Charlie fills his day running the kids to Little League, doing the weekly groceries, cleaning the house from top to bottom and putting food on the table. At dinner he sits down, relaxes and enjoys himself.

Darren spent his day only getting the food and preparing it. He sits down with his friends at dinner and is too tense to enjoy their company.

When you have a resilient nervous system you can bounce back from daily stress, traumatic events, and abrupt changes in your circumstances. Your body (a.k.a. your nervous system) knows how to let go.

The term resilience actually comes from physics: a resilient object bends under stress instead of breaking. Similarly, a resilient nervous system is characterized by the ability to bounce back from higher levels of arousal and discharge the energy when it is safe to do so.

Under normal conditions the nervous system moves into states of increased arousal when stimulated (i.e. watching The Matrix) and subsequently releases the energy to regain balance, or homeostasis (talking with friends after the movie). It will move in these cycles throughout the day. The easy rhythm is believed to give us that sense of well-being.

Another term to describe resiliency is being being self-regulated. So I might describe my nervous system as self-regulating, in the sense that I am no longer dissociative. It means I can process activation within the window of my capacity.

Individuals who are chronically unable to process energy well tend to move into hyperarousal or become dorsal.

How does one get a resilient nervous system?

The optimal way is to have many positive interactions (including the repair of misattunements) with another resilient nervous system in the first three years of life (i.e. with your mother or father).

In today's fast-paced world fewer and fewer children are receiving the amount of care and attention they need to develop a resilient nervous system. Hence, we're seeing unprecedented rates of anxiety, depression and personality disorders and the conmensurate health problems associated with them.

However, with an attuned relationship with your therapist you can re-build the resilience of your nervous system. Somatic therapists have seen this over and over again. This is why it is so important to include a somatic component in your work with your therapist.

Can you become resilient through therapy without a somatic (body-based) component?

Regular therapy has been successful in helping thousands make many changes...that's why therapy draws so many people.

However, unless you understand the specific activities in your interactions with a therapist that actually changes the brain, it'll likely take you that much longer - and in my view - needlessly.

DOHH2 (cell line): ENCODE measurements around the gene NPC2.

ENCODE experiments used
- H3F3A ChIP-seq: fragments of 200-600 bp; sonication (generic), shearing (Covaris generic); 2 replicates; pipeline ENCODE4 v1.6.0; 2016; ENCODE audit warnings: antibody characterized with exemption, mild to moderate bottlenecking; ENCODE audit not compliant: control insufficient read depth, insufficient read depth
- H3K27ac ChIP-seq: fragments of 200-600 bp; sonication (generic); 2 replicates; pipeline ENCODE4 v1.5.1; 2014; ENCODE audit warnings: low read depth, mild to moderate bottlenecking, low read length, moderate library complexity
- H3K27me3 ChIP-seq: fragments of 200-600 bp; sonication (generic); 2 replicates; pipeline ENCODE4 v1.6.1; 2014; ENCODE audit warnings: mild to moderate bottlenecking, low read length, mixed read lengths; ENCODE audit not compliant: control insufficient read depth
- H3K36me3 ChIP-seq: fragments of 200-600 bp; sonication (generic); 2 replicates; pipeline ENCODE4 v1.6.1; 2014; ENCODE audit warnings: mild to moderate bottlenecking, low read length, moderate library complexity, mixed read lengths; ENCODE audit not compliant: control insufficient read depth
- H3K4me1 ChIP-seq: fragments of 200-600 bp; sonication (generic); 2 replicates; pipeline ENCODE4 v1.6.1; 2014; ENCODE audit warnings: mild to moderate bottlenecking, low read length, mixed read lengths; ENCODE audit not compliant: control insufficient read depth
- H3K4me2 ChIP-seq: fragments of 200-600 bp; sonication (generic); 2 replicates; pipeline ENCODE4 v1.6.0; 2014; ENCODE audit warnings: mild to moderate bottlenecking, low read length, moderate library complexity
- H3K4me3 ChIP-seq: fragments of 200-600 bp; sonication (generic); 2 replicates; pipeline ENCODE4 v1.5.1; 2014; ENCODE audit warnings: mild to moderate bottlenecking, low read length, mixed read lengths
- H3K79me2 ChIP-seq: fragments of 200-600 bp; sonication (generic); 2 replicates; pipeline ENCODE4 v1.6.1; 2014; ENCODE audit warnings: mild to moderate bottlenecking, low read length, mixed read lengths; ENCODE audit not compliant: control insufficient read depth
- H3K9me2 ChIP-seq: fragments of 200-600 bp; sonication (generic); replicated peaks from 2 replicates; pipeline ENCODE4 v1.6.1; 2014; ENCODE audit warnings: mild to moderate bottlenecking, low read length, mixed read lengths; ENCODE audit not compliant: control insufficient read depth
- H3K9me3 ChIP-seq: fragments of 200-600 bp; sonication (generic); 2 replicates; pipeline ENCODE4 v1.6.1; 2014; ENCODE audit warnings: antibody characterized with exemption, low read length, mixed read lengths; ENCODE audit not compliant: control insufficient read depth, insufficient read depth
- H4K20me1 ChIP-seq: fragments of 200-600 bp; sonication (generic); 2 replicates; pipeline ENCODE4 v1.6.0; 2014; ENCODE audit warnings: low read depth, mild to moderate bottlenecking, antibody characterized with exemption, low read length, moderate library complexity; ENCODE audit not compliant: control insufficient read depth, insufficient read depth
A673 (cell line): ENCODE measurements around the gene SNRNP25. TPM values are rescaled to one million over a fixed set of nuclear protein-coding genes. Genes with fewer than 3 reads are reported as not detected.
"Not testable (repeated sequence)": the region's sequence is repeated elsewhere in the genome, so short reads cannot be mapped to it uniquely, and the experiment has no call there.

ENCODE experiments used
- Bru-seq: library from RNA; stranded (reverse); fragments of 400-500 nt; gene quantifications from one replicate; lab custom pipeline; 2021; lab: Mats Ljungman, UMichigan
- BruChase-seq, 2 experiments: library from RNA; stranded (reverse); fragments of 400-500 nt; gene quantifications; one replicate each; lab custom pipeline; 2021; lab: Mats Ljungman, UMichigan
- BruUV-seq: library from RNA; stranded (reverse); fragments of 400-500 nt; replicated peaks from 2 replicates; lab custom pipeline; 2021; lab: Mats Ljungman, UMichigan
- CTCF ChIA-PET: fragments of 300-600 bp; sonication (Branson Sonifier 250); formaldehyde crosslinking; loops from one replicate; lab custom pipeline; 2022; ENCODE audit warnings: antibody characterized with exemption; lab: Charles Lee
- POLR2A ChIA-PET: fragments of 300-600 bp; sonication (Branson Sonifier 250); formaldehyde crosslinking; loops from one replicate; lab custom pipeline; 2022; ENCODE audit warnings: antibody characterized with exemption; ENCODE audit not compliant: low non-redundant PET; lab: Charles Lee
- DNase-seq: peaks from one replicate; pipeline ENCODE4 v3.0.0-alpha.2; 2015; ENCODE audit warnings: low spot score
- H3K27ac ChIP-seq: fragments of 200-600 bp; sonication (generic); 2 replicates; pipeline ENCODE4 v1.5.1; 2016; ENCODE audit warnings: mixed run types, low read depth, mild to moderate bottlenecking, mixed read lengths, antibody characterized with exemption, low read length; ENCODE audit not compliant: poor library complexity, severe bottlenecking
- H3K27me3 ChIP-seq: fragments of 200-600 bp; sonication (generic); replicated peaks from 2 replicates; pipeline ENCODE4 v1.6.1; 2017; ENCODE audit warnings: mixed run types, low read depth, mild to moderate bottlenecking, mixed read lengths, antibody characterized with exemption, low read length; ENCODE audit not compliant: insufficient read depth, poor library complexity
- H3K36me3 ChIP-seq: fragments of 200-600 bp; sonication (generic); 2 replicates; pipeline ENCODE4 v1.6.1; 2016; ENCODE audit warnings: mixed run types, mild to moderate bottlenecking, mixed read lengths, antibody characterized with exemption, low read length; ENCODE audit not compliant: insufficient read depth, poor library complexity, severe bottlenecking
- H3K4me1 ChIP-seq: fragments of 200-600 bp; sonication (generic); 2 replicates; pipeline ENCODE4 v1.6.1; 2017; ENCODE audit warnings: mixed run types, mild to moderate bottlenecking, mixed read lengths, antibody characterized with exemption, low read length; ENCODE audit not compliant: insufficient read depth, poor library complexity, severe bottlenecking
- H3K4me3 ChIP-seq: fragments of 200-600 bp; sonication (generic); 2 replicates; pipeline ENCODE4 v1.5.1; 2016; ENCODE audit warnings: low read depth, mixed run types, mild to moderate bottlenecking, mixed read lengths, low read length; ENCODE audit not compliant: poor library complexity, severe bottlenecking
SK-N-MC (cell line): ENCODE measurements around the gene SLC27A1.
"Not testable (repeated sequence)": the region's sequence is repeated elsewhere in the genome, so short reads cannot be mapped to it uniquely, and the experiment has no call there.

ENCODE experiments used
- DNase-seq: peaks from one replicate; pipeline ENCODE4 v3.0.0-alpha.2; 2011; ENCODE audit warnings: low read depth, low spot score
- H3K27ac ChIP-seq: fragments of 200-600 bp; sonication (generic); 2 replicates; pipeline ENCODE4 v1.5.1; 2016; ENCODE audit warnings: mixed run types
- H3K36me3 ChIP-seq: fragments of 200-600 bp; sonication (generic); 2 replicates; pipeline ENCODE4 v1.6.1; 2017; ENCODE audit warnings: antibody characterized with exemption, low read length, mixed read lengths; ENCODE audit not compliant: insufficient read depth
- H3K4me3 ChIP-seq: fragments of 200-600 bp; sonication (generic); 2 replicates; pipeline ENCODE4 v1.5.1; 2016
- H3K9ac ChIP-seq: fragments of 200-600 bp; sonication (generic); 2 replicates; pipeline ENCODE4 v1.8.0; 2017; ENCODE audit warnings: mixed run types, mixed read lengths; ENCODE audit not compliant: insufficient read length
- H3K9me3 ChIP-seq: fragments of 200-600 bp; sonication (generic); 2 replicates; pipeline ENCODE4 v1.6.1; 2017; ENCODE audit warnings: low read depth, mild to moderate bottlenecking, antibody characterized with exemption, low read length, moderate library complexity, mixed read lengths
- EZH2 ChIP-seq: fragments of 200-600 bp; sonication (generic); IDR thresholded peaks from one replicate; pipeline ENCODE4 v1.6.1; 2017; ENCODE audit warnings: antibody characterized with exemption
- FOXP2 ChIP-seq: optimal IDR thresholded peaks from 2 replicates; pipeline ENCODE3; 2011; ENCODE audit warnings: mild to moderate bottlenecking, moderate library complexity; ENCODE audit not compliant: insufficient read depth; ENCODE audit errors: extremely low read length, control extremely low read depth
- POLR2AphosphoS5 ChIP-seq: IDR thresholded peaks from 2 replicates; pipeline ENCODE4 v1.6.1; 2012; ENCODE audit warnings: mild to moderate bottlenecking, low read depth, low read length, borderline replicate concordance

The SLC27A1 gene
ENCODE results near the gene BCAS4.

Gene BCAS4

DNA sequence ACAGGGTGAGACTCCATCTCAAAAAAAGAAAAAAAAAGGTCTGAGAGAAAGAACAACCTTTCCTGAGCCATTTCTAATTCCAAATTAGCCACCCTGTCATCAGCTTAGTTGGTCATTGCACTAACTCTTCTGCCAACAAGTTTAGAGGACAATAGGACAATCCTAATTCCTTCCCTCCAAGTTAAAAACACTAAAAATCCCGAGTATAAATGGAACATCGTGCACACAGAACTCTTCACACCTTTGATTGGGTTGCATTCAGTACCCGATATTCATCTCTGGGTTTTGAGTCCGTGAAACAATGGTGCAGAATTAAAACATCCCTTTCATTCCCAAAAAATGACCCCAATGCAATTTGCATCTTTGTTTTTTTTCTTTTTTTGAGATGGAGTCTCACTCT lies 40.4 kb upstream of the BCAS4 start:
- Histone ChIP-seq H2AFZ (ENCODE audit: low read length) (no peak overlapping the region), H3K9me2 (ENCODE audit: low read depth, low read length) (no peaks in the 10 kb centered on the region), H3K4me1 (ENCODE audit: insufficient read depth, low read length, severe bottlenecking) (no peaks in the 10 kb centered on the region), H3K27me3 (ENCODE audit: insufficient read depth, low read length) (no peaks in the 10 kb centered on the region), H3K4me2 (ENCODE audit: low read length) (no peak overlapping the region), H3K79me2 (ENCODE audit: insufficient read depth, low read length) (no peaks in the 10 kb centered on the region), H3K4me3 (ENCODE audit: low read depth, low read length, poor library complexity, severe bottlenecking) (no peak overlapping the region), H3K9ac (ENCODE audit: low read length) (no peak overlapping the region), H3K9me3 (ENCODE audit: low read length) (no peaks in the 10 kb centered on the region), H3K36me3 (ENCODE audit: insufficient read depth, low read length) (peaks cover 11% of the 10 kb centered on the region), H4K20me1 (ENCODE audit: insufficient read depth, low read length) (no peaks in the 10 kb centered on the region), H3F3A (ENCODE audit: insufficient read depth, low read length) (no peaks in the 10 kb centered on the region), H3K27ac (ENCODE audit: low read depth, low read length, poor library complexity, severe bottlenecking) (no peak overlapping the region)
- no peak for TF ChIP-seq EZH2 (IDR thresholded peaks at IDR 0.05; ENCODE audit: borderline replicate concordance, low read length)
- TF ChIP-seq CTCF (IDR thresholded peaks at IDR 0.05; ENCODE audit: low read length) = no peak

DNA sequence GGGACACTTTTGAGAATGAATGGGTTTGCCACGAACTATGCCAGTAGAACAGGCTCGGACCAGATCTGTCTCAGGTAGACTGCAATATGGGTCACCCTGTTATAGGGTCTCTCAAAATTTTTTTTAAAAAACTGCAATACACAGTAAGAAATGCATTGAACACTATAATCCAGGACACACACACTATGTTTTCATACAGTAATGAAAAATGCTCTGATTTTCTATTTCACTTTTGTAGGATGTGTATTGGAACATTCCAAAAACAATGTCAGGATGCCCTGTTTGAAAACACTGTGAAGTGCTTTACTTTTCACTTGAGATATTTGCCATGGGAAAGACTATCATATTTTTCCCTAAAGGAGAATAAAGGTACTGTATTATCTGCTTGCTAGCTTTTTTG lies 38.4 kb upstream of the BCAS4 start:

The importance of feeling emotionally safe with your therapist cannot be overstated. A good connection will give you the best chance at building resiliency.

If therapy is a challenge for you, you might also find the tools I suggest helpful.

My Personal Musings

Note too, that once you appreciate that the therapist/client dyad has the same power as the mother/child dyad, you'll be on the look out for a therapist whose nervous system is resilient and self-regulating (or as Dr. Daniel Siegel* phrases it, "neurally integrated").

That's because you'd want the best for your nervous system.


Longhurst, James (2005, March). The resilient brain. [Electronic Version] Reclaiming Children and Youth.

Heller, Diane, P. (2001) Crash Course: A Self-Healing Guide to Auto Accident Trauma & Recovery. Berkeley, California: North Atlantic Books. (Please note: If you have been in a car accident, you may find material in this book a bit activating.)

Scaer, Robert, C., (2005). The Trauma Spectrum, New York: W. W. Norton & Company.

*Siegel, Daniel J., (2007) "Psychotherapy from the Inside Out: The Brain of the Mindful Therapist. Nov. 8-9, 2007, The Justice Institute, Vancouver, BC.


1Davidson, Richard J., (2000). Affective style, psychopathology, and resilience: Brain mechanisms and plasticity. American Psychologist, 1192-1214. As quoted in The Mindful Brain by Daniel Siegel, (2007).

Inspired By

...the clinical work of Drs. Lynne Zettl and Edward Joseph who emphasized the importance of a "self-regulated" therapist.

Reader's Comments

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I need this reminder today. =)

Marty (39)

Dr. Susan LaCombe Psychologist


Me too Marty.


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I couldn't sleep!

Gave me a much needed laugh and feeling of warmth at 5 am when I couldn't sleep! Thanks!

Amy (FL)